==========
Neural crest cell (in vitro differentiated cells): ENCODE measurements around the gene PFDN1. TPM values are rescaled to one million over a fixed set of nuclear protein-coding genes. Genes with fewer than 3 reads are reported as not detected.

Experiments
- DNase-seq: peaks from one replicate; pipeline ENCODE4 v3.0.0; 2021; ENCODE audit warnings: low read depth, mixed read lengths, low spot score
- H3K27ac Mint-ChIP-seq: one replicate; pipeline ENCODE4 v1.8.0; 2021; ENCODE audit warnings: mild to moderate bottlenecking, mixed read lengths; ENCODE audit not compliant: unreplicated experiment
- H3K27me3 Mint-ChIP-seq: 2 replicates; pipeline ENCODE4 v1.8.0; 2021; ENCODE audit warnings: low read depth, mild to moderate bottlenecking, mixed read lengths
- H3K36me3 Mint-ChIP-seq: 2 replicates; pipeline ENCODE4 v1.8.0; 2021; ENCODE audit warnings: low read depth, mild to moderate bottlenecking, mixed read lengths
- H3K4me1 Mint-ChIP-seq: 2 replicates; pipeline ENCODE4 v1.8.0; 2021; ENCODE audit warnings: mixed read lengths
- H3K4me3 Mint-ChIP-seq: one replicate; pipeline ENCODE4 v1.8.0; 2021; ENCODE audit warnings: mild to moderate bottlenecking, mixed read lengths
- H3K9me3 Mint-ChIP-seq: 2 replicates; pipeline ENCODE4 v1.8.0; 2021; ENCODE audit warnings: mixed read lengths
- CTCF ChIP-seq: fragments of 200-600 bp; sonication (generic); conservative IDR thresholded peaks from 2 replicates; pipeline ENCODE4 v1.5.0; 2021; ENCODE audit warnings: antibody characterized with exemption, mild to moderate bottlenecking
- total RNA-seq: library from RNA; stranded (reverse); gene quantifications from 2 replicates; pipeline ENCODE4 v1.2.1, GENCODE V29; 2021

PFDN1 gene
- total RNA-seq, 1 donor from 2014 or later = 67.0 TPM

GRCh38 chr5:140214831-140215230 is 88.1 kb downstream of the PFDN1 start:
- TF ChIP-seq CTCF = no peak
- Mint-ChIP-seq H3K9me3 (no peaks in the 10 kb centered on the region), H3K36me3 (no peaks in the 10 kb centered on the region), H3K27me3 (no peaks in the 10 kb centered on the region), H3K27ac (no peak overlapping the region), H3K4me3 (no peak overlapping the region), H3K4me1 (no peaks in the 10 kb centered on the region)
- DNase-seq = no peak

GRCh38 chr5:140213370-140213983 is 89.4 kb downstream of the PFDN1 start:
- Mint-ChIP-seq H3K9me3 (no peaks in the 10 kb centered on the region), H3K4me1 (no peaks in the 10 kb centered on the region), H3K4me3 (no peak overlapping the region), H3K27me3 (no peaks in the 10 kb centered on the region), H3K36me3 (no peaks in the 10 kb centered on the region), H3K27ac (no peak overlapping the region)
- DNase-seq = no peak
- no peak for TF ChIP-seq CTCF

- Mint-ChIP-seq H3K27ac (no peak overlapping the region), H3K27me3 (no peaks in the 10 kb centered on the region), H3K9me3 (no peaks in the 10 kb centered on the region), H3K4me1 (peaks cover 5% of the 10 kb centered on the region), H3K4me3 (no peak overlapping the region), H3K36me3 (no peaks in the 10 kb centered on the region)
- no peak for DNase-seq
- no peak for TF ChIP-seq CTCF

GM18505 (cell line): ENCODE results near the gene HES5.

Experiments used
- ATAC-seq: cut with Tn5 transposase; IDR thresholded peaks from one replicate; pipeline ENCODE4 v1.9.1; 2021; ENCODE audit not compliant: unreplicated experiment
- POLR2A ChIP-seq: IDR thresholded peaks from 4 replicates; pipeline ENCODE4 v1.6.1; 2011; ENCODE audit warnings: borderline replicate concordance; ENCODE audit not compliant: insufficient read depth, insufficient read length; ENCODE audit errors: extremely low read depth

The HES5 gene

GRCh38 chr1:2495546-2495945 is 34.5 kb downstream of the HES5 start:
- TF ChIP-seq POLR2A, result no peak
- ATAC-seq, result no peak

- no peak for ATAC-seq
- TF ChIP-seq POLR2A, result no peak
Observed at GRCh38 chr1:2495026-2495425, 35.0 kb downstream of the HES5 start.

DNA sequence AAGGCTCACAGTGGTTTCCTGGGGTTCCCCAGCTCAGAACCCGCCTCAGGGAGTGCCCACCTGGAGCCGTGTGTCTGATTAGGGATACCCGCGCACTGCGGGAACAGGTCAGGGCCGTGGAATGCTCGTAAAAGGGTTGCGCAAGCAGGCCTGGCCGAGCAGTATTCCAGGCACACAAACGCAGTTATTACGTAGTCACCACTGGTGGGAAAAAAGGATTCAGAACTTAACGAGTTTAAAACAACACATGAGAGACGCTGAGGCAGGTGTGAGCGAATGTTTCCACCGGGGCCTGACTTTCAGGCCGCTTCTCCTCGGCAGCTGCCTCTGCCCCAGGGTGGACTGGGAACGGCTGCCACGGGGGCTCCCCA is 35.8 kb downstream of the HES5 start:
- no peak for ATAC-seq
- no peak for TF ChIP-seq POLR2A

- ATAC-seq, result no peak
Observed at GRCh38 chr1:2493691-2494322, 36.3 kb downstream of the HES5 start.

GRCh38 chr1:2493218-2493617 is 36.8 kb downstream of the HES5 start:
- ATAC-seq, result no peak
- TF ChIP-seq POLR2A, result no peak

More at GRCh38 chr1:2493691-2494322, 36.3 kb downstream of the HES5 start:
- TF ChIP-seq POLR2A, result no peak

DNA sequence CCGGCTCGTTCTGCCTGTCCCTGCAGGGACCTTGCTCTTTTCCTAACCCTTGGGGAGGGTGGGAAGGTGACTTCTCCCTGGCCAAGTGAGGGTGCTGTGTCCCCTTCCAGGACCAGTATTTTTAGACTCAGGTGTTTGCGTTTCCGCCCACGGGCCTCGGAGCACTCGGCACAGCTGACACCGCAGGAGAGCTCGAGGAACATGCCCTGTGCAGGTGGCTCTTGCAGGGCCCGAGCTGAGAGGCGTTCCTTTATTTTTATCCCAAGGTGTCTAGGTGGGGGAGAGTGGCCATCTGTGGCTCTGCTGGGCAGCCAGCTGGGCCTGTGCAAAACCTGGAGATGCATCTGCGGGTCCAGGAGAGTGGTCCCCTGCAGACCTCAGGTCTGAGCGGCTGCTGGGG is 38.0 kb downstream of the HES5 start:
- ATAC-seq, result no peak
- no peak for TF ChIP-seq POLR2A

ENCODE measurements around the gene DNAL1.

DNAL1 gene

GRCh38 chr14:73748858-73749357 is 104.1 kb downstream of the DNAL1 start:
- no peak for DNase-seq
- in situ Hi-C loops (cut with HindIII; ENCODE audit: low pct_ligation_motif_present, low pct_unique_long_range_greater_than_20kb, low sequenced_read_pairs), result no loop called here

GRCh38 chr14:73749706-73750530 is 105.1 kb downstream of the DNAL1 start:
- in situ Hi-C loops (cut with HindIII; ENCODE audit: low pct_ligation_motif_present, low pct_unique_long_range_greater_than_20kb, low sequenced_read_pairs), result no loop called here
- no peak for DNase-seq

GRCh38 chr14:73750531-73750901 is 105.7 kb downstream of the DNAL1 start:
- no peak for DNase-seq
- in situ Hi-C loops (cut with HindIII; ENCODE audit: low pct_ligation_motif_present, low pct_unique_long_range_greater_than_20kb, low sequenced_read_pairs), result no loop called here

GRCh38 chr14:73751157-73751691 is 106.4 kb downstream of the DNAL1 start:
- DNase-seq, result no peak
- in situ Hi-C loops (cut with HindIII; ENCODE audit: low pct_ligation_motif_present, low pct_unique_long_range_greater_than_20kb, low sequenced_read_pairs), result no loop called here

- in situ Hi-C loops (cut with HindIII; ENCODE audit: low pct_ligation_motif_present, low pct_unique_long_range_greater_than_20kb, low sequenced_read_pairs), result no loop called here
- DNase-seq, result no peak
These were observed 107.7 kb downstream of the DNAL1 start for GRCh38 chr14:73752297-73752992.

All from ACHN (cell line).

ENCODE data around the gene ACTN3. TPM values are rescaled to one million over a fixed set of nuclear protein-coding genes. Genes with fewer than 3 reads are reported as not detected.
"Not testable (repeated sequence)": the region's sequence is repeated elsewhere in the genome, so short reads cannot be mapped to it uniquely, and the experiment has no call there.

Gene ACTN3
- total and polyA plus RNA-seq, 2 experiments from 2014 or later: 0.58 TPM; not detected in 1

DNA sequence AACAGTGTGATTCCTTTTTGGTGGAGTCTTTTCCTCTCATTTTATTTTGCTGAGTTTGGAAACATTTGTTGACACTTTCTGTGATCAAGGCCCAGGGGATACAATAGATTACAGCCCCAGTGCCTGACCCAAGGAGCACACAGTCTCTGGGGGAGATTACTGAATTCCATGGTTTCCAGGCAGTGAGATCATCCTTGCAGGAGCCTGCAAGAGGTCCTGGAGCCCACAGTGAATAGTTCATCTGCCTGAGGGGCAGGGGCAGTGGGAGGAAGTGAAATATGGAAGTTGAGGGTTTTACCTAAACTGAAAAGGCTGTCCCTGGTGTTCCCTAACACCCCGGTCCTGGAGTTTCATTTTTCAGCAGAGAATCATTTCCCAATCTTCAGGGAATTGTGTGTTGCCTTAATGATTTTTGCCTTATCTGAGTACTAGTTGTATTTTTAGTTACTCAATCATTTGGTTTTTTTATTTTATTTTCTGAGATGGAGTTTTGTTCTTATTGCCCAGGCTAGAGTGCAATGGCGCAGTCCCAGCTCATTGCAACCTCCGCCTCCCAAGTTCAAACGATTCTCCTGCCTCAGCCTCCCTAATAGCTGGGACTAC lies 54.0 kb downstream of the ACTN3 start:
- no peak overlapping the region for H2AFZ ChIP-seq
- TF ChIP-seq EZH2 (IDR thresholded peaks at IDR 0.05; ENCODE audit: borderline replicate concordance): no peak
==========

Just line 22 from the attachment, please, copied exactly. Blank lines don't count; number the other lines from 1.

- Mint-ChIP-seq H3K27ac (no peak overlapping the region), H3K27me3 (no peaks in the 10 kb centered on the region), H3K9me3 (no peaks in the 10 kb centered on the region), H3K4me1 (peaks cover 5% of the 10 kb centered on the region), H3K4me3 (no peak overlapping the region), H3K36me3 (no peaks in the 10 kb centered on the region)